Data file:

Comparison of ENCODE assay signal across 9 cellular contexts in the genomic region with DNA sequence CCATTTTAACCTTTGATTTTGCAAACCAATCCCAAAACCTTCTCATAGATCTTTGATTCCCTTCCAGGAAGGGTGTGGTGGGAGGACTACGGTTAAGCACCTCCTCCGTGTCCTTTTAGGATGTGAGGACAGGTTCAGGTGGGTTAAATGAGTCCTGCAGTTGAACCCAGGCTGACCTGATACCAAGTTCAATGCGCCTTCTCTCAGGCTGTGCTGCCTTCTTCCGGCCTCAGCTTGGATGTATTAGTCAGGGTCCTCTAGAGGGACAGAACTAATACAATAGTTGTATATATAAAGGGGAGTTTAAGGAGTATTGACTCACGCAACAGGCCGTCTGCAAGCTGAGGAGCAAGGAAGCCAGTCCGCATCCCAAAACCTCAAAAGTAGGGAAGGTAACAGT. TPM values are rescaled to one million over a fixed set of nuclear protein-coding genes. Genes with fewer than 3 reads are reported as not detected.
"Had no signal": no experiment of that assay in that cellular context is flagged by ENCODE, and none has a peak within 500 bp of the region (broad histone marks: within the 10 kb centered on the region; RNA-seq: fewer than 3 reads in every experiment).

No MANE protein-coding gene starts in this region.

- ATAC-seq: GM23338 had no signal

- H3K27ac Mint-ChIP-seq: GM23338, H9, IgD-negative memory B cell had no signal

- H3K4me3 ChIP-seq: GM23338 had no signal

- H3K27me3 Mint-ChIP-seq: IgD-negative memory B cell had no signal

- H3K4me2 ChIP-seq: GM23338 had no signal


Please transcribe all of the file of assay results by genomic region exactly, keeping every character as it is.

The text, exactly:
Comparison of ENCODE assay signal across 9 cellular contexts in the genomic region with DNA sequence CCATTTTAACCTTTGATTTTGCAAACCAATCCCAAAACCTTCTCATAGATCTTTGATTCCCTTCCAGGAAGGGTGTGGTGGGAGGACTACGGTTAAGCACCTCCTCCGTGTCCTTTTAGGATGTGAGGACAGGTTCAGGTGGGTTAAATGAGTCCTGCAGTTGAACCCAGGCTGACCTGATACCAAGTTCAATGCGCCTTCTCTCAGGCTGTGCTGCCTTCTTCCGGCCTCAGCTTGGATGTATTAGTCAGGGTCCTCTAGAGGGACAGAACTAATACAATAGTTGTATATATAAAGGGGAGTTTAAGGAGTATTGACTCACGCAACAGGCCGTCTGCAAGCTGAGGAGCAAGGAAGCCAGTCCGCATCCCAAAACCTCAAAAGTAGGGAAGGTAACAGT. TPM values are rescaled to one million over a fixed set of nuclear protein-coding genes. Genes with fewer than 3 reads are reported as not detected.
"Had no signal": no experiment of that assay in that cellular context is flagged by ENCODE, and none has a peak within 500 bp of the region (broad histone marks: within the 10 kb centered on the region; RNA-seq: fewer than 3 reads in every experiment).

No MANE protein-coding gene starts in this region.

- ATAC-seq: GM23338 had no signal

- H3K27ac Mint-ChIP-seq: GM23338, H9, IgD-negative memory B cell had no signal

- H3K4me3 ChIP-seq: GM23338 had no signal

- H3K27me3 Mint-ChIP-seq: IgD-negative memory B cell had no signal

- H3K4me2 ChIP-seq: GM23338 had no signal